When unidentified errors pop up on your WooCommerce site, it may be due to issues with your WordPress PHP code. Problems with your PHP code could be a result of several factors. One possibility could be having incompatible plugins installed on your online store. Sometimes conflicts can arise between different plugins or between a plugin and WooCommerce itself.
The best solutions for fixing WooCommerce checkout errors
1. Troubleshoot your plugins and theme
Your WooCommerce site might be encountering the aforementioned errors due to conflicting plugins. In order to troubleshoot your plugins, you will need to:
- Create a WordPress staging site as a test environment, then log in to your WordPress admin dashboard from it.
- Navigate to the Plugins section on the left-hand menu.
- You’ll see a list of installed plugins. Start by deactivating all the plugins by using the Bulk action option, or you can simply click on the Deactivate option below each plugin’s name. Make sure you exclude deactivating the WooCommerce plugin.
- Start reactivating each plugin one by one, checking your WooCommerce store for any problems after each activation. If the issue emerges after activating one of the plugins, you can then further investigate the problem with that plugin. You can try updating the plugin to the latest version or reaching out to the plugin’s support team for assistance. Additionally, if you’re a seasoned developer, you can try debugging the plugin’s PHP code. However, if you’re not familiar with PHP yourself, you can always hire a WordPress expert from our team of experience developers.
- Finally, if your issue has been resolved, push or upload your WordPress changes to your live website.
Another potential cause is a theme conflict. If you have recently switched themes or updated your theme, that could be causing the issue. Try switching to a default WordPress theme like Twenty Twenty-Two in your staging environment and see if that solves the problem.
2. Inspect common WooCommerce AJAX issues
Your checkout page relies on AJAX calls to communicate with your server to perform various actions, such as updating WooCommerce cart items, calculating totals, or processing payments. If your checkout page is not working, redirects back to an empty cart, or gets stuck loading, then you might want to explore the following AJAX errors and their solutions:
2.1 Incorrect AJAX URL
When working with AJAX in your WooCommerce, you need to specify the correct AJAX URL to ensure that your AJAX requests are sent to the appropriate destination. The AJAX URL is the endpoint where your AJAX requests are processed by the server. In simple terms, imagine that you’re sending a letter to someone. The AJAX URL is like the address on the envelope where you want your letter to go. When you make an AJAX request, it’s like sending that letter to the server. The server reads the AJAX URL to know where the request should be processed. Just like the address tells the mail carrier where to deliver the letter, the AJAX URL tells the server where to handle your request and send back the response.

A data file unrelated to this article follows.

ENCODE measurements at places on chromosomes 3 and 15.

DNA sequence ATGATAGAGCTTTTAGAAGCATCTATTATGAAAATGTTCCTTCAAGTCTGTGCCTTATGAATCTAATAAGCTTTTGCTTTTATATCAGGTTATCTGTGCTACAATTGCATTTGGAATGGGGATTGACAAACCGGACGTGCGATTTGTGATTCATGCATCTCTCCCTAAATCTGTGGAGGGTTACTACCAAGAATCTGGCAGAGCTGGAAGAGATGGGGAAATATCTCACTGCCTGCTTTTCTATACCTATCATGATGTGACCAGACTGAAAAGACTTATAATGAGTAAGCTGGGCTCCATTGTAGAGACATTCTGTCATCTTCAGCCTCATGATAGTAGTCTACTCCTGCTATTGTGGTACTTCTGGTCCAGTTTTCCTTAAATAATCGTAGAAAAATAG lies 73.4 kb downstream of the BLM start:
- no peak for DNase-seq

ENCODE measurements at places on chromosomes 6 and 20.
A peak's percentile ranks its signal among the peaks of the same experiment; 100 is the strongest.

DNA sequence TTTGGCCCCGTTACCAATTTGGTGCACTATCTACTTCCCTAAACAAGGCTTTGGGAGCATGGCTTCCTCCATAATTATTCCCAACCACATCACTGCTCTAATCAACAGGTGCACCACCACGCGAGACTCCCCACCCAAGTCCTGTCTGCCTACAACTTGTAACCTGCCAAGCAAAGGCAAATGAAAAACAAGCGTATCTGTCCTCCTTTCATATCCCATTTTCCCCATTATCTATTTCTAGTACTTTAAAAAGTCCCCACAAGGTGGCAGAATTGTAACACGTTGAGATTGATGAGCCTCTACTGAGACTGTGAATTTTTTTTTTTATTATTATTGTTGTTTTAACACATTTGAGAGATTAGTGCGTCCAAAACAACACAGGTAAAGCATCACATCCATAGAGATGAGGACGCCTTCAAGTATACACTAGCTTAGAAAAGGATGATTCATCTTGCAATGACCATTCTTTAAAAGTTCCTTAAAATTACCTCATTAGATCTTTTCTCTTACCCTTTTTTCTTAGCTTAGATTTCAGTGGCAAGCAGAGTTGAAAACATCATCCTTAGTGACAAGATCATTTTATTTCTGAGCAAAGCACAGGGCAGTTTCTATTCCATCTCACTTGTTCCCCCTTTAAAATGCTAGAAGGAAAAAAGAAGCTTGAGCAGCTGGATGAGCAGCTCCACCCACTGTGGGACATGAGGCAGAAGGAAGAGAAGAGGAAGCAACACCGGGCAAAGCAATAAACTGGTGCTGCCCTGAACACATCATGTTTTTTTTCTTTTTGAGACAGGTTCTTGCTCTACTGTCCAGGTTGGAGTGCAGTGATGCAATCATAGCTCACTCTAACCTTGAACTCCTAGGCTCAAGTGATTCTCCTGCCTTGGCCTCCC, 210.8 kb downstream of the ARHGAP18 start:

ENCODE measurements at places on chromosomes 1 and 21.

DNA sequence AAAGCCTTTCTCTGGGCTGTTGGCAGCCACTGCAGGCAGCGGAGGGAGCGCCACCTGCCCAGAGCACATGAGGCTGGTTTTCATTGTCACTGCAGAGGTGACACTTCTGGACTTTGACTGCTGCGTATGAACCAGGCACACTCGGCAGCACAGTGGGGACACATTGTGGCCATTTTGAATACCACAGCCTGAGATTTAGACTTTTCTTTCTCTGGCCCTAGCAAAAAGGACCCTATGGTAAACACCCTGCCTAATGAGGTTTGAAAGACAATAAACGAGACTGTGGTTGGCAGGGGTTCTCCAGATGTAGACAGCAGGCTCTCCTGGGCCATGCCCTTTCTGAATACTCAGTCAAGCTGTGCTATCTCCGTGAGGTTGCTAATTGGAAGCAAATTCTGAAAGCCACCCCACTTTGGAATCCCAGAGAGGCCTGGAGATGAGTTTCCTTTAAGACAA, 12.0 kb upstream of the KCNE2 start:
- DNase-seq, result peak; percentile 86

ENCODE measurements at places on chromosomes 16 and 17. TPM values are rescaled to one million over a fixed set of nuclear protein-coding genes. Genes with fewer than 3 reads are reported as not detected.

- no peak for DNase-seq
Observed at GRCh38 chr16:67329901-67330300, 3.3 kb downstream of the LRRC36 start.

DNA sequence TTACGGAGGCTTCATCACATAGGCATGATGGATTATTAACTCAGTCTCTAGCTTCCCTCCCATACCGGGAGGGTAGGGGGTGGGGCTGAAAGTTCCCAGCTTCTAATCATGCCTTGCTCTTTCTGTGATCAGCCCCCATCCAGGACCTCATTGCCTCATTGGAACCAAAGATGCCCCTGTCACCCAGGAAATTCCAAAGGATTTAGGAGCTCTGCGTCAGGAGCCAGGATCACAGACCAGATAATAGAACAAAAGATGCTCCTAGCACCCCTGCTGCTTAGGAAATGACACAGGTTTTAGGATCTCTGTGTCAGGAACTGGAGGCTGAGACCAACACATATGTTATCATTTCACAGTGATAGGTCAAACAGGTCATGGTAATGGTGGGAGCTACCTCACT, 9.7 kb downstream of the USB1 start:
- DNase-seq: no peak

WooCommerce provides a specific AJAX URL that you should use in your code. This URL is typically generated dynamically and includes specific parameters to route the request to the correct handler within WooCommerce. If you use an incorrect or outdated AJAX URL, it can lead to errors because the request won’t be properly processed.
2.2 AJAX error caused by mismatching WordPress and Site URLs
When you set up a WooCommerce store within WordPress, there are two important URLs that need to be configured correctly: your WordPress Address and your Site Address. The WordPress Address refers to the URL where your WordPress installation is located, while the Site Address corresponds to the URL where your customers can access your web store. It’s crucial for both URLs to match exactly.
When these URLs don’t match, it can cause issues during the checkout process in your WooCommerce. Since AJAX requests can only be made within the same domain due to security restrictions (known as the Same-Origin Policy), any mismatch between your WordPress Site URLs can lead to failed AJAX requests.
To check if this discrepancy is the cause of your checkout problems, you can follow these steps:
- Log in to your WordPress dashboard.
- Go to “Settings” and click on “General.”
- Look for the fields labeled “WordPress Address (URL)” and “Site Address (URL).”
- Verify that both URLs are identical.
- If you find that the URLs are not the same, you will need to update them to match precisely. You can do this by editing the respective fields and entering the correct URL for your website. Make sure to include the appropriate protocol (HTTP or HTTPS) and ensure that the domain is accurate.
You’ll need to exercise caution when making these changes to prevent any disruption to your website’s functionality.
2.3 AJAX errors caused by the index.html file
When your WooCommerce checkout page functions incorrectly, it may mean that the response received by your website from your server as a result of an AJAX request is invalid. To troubleshoot this problem, you can examine the response in the XHR tab (XMLHttpRequest) of the developer console in your web browser. If the response appears to be HTML instead of JSON, it indicates that the index.html file located in the root directory of your website is causing the issue.
This problem requires a lot of technical knowledge and expertise. If you don’t feel comfortable tackling this issue on your own, try hiring one of our WooCommerce Codeable experts.
3. Fix ssl_error_rx_record_too_long error